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New York Personal Injury Law Blog

Monday, October 17, 2016

Expert Witnesses Can Be the Key to a Lawsuit

In civil cases, plaintiffs have the burden of proving defendants are to blame for their injuries or economic losses by a preponderance of the evidence, which essentially means, that based on the evidence, the defendants were more likely than not responsible for the injuries.  That can be a lot more complicated than it sounds  Expert witnesses can be a critical key to success in winning over the jury and winning these complex matters.

 
Take the case of Margaret Wellinghorst.  In November 2007, she was walking her dog when she tripped on the edge of a trench that had been dug in the road.  She fell and injured her left hand.   With the help of her attorney, to get compensation for her injuries, she sued the companies responsible for creating and filling in the trench and repairing the road.
 
Ms. Wellinghorst had the burden of proving that the defendants owed her a duty of care, defendants breached that duty and as a result, she suffered injuries.  The fact that she tripped over the edge of a trench created by defendants and was injured, simply wasn’t enough to win her case.  She had to prove negligence by defendants.  To do that, an expert witness was introduced to show defendants did something wrong which consequently injured the plaintiff.   
 
Expert witnesses are used to introduce evidence that’s scientific, technical or specialized in nature.  It’s the kind of evidence that the average person isn’t qualified to introduce, or to render a judgment upon, given the facts of the situation.
 
Ms. Wellinghorst’s expert witness was William Poznak, a civil engineer with over 30 years of professional experience.  He examined the roadway, took measurements, took photographs and created a report.  He observed that the section of trench under the road sunk uniformly over the years, while the rest of the road did not.  In a deposition, Mr. Poznak gave the opinion the trench was backfilled improperly, which lead to the surface sinking and Ms. Wellinghorst’s injury.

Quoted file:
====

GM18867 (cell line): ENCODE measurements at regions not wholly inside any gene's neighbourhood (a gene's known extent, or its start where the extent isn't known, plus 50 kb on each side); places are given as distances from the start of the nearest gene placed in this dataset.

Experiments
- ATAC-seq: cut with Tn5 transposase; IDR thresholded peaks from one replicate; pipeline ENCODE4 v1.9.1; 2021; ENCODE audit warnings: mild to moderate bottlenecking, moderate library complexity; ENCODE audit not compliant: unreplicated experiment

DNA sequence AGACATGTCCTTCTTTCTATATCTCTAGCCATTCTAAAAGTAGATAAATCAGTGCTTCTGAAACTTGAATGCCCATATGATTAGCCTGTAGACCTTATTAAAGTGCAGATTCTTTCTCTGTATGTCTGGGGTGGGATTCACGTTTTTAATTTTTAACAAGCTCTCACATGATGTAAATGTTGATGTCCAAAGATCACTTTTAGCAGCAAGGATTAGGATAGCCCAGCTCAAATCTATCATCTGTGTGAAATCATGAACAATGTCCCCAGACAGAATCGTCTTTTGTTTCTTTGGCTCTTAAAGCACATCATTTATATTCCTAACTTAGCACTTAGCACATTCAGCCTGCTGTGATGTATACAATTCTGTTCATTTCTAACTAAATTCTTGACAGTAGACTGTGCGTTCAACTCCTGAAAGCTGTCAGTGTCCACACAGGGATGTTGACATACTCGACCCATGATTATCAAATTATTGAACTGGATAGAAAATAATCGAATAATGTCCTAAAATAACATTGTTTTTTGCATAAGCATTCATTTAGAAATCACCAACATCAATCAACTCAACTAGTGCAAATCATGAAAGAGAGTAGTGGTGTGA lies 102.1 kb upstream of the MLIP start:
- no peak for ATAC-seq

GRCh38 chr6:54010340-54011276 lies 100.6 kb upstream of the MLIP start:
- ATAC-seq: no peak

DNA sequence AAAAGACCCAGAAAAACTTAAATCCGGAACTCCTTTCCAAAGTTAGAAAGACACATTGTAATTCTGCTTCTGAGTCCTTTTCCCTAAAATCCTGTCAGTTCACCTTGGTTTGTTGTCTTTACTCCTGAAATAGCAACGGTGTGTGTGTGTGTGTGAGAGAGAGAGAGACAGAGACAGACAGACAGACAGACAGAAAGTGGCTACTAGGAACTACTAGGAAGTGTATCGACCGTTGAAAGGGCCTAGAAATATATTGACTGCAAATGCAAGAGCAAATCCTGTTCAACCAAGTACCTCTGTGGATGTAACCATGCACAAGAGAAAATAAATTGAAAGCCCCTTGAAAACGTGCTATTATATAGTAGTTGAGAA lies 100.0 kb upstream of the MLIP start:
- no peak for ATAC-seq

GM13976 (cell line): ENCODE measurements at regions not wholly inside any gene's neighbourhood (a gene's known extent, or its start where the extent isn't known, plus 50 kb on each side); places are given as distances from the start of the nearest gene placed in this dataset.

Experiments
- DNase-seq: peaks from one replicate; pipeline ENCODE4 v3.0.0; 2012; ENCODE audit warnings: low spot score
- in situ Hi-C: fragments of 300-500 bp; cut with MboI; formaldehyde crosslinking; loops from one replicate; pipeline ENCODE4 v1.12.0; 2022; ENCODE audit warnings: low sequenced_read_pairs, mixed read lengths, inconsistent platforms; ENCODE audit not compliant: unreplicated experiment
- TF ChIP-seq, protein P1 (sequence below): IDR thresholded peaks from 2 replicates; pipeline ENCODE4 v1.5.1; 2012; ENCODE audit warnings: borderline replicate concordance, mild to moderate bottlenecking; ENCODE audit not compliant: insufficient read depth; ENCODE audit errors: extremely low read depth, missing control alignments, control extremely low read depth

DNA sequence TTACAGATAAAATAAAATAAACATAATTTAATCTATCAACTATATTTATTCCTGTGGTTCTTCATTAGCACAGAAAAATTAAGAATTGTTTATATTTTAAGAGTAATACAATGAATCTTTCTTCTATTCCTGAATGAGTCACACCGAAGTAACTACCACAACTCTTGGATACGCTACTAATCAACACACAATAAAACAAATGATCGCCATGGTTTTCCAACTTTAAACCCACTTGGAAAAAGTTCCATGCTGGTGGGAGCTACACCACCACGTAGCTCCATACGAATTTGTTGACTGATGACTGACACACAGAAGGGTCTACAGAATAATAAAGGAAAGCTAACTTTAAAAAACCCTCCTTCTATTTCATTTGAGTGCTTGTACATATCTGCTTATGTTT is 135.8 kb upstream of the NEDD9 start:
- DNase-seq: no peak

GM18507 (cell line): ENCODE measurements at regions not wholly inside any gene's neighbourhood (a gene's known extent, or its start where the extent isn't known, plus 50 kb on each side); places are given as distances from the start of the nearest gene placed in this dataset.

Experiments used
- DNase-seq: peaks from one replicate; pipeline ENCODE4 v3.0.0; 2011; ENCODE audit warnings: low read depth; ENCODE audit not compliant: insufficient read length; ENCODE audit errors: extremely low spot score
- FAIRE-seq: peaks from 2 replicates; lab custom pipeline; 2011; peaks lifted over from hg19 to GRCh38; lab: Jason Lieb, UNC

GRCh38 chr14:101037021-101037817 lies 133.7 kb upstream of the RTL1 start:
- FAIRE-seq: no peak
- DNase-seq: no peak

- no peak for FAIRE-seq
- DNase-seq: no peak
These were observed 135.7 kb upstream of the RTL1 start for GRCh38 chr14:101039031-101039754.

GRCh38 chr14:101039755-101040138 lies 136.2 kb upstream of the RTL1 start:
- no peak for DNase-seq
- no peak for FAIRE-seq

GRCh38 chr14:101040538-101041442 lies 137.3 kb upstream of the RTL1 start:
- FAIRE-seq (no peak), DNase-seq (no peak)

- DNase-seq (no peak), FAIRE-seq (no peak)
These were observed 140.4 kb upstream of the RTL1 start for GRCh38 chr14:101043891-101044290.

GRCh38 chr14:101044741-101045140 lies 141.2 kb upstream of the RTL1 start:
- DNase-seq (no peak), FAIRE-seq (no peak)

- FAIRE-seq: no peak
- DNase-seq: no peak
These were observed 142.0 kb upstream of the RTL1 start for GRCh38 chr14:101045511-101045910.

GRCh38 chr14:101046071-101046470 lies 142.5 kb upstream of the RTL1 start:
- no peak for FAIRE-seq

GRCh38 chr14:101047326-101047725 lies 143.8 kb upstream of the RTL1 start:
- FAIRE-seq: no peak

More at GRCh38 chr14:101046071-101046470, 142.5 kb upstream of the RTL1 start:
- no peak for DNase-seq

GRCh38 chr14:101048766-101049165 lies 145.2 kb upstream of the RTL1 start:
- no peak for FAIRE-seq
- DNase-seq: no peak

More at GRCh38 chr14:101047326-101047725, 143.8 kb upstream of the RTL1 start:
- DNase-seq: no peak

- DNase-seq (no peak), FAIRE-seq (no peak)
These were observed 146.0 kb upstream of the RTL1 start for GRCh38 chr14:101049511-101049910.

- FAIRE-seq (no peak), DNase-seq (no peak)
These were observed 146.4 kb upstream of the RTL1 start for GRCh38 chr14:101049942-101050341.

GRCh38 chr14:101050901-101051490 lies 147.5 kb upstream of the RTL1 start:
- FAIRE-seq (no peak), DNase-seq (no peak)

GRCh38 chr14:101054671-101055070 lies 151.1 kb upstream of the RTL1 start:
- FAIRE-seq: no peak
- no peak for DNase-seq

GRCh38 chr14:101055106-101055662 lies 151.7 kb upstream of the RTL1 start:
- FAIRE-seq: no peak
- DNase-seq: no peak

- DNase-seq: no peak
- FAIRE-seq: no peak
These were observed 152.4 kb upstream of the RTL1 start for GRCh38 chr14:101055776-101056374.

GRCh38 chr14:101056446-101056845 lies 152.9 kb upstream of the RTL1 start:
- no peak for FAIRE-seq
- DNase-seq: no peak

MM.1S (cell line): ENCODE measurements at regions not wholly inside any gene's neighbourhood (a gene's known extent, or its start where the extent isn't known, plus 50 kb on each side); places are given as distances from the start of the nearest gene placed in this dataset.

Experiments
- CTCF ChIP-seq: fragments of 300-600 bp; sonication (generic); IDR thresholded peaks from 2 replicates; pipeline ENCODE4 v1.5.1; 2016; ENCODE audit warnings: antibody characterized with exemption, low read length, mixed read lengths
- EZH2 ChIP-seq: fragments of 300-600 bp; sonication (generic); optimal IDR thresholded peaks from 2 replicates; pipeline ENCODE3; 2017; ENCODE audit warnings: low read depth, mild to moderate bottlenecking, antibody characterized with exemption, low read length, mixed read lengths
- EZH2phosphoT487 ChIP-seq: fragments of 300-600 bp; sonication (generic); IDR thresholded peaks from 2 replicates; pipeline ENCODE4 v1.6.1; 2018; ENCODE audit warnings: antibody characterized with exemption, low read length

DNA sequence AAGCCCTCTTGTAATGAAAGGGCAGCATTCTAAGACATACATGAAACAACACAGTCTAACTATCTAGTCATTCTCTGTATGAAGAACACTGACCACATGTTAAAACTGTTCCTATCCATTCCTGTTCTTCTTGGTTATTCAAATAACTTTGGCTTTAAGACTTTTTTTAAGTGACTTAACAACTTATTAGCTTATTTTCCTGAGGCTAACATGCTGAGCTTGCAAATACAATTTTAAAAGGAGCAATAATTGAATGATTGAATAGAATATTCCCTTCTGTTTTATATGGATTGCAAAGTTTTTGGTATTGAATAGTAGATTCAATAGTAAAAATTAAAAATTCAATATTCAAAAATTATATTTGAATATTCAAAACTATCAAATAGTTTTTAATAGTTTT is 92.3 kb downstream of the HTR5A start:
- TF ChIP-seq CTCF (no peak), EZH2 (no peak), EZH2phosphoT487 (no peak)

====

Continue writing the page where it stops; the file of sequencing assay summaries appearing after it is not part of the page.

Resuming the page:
Mr. Poznak’s opinion was that the defendants did their work negligently.  But all he had was his opinion and that’s not enough.  He couldn’t say why that area of road sank, thus had no facts to back up his opinion.  Defendants’ attorneys brought up two possible tests that he could’ve done to help determine what happened.  Mr. Poznak admitted he had performed neither.  
 
The expert was unable to perform the key role he was hired to do.  He couldn’t explain why the area of the trench sank into the roadway.  If he couldn’t do that, he had no factual basis for his opinion that the defendants did something wrong or did something negligently which resulted in plaintiff’s injuries. Since the plaintiff had no other experts, and Mr. Poznak’s testimony was the best the plaintiff could do, Ms. Wellinghorst’s case was dismissed.
 
A legal case is like a chain in that it is only as strong as its weakest link.  Competent attorneys will test every link to its limits.  In this case, the weak link that broke the case was the expert testimony.  In our cases, we hire the right experts who are knowledgeable and experienced, and are able to communicate effectively in a courtroom.
 

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